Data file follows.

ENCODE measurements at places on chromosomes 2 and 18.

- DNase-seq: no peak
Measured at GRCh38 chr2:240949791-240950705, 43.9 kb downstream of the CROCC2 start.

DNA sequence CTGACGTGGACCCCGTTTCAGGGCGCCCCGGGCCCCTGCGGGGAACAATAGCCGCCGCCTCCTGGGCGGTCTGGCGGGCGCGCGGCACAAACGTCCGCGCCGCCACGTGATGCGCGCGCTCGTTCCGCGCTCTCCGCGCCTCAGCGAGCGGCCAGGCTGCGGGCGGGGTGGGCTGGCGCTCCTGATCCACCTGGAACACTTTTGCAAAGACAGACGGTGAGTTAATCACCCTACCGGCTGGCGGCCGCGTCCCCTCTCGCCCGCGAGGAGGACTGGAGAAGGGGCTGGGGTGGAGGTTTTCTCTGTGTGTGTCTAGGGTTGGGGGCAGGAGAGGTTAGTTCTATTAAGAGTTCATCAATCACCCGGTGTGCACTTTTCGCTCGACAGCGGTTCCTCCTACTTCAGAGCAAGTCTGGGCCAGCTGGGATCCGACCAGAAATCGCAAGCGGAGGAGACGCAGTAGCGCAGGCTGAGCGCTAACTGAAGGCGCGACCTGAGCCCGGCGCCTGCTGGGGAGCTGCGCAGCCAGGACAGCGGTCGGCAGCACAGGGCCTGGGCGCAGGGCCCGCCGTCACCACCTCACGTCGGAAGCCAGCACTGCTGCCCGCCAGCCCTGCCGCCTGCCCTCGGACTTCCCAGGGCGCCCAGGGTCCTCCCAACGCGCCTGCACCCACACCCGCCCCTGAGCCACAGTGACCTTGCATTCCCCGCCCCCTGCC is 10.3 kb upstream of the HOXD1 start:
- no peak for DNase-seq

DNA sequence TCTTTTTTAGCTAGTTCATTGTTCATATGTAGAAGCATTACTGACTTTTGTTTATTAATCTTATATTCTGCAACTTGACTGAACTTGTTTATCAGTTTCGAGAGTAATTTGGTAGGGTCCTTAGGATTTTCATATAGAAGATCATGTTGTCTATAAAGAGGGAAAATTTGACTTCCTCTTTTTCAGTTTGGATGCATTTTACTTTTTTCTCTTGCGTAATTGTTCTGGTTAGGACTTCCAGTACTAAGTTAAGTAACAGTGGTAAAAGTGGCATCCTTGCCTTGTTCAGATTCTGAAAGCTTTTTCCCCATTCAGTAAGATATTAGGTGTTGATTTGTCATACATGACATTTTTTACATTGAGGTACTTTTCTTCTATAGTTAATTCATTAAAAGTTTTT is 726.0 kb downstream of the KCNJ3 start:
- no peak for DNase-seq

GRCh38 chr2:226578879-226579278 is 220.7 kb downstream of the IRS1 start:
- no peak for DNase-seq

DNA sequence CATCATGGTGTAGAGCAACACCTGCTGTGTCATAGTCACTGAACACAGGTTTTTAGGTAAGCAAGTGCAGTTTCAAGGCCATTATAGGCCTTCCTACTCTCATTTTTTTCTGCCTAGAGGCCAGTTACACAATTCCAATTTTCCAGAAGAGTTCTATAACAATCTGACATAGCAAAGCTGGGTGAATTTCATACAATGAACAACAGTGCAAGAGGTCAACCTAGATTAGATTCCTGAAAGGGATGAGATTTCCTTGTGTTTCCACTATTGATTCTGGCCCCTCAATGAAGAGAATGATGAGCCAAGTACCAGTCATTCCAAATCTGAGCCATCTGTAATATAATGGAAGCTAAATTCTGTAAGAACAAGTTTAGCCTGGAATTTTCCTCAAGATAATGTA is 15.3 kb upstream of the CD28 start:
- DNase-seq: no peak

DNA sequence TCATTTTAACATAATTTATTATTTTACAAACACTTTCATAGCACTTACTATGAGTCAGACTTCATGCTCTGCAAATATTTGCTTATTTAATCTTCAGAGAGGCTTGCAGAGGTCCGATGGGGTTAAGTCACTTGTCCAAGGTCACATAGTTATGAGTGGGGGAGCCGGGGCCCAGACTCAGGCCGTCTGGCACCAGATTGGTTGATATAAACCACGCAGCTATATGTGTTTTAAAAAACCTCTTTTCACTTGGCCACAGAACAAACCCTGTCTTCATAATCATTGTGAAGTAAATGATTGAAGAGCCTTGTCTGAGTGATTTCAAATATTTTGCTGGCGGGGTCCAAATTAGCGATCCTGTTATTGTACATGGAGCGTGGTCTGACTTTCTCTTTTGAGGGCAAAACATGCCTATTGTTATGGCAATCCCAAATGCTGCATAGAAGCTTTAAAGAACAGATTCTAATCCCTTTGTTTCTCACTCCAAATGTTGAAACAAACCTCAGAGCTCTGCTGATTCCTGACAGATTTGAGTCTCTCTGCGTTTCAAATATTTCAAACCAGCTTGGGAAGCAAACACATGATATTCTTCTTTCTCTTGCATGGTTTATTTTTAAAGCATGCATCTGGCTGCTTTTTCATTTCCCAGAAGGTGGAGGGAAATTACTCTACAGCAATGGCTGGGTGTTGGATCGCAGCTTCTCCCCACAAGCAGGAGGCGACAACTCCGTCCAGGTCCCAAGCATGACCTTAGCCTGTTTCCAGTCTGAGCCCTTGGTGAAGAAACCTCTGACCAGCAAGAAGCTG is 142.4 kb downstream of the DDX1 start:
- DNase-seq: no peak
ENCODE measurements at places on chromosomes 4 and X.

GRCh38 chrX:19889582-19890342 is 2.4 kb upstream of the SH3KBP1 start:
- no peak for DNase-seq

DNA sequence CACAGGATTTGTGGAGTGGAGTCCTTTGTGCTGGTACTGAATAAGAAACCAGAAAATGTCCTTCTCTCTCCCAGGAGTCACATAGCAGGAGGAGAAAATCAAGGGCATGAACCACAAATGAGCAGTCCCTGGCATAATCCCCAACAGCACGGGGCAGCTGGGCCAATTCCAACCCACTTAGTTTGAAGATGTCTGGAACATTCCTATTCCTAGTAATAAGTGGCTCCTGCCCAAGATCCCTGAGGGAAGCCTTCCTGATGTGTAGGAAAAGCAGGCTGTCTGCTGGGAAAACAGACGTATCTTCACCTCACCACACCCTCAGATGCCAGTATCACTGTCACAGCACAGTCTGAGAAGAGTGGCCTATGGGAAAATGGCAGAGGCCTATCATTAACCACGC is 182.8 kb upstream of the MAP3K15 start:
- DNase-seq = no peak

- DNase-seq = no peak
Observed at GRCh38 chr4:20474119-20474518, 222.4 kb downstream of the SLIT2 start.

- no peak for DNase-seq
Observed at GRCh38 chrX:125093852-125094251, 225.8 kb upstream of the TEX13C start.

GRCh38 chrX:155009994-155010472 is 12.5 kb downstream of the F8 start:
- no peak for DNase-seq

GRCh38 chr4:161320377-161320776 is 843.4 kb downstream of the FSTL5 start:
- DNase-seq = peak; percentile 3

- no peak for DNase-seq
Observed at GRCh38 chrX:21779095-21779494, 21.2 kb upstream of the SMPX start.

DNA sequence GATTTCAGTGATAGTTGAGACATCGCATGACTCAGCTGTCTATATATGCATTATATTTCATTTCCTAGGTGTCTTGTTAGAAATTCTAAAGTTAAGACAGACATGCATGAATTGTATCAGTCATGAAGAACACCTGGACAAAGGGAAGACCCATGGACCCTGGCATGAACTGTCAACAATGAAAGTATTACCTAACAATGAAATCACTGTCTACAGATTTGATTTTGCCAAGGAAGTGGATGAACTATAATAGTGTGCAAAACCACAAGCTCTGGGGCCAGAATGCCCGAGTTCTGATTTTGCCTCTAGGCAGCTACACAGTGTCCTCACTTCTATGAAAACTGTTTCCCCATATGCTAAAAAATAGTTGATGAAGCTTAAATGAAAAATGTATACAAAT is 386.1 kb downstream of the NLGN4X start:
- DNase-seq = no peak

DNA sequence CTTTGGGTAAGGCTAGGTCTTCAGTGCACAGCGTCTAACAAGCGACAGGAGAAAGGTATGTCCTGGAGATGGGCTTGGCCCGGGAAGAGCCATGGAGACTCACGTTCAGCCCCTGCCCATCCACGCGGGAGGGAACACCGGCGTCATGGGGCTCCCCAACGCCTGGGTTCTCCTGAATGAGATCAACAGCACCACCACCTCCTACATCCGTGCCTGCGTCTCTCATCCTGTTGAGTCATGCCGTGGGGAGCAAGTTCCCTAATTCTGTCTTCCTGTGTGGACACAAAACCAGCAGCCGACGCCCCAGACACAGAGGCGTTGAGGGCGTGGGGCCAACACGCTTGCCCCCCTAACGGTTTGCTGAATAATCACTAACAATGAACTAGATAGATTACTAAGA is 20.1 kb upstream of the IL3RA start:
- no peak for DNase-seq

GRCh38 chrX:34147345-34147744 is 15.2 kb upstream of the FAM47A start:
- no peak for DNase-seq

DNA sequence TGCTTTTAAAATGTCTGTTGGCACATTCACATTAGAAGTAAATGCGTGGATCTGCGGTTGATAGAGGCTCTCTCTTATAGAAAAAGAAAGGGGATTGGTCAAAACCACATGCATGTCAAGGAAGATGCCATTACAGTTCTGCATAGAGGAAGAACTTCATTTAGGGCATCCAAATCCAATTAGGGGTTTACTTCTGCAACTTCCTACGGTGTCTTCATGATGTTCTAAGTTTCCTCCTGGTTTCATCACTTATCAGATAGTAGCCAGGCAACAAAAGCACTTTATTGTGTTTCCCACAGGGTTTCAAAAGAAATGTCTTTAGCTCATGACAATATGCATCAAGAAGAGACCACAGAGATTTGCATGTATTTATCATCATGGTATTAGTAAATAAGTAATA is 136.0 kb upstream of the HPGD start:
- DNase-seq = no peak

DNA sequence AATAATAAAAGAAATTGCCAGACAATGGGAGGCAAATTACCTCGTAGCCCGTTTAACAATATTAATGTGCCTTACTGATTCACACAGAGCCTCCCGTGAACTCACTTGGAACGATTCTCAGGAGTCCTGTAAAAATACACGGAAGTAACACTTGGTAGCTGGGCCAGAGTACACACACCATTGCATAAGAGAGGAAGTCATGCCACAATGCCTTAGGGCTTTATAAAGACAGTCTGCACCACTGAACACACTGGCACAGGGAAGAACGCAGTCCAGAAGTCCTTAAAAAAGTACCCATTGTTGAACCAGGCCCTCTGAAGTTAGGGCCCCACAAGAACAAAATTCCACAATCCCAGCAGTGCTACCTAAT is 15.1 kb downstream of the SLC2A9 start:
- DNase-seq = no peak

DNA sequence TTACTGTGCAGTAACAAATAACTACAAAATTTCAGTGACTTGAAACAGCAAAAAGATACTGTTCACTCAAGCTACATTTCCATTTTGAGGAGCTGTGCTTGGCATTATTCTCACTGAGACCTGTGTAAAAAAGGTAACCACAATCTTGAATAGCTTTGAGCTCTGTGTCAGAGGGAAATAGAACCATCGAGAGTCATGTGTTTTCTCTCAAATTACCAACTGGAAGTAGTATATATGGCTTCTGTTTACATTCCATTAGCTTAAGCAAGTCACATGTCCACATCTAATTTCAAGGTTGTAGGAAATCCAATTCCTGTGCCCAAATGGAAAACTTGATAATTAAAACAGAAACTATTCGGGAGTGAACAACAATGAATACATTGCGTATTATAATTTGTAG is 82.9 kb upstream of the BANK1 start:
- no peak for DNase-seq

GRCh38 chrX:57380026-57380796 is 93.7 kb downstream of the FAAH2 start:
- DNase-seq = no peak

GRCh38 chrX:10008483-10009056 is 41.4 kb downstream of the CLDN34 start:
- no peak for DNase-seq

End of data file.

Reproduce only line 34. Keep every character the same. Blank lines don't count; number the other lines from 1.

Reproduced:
- no peak for DNase-seq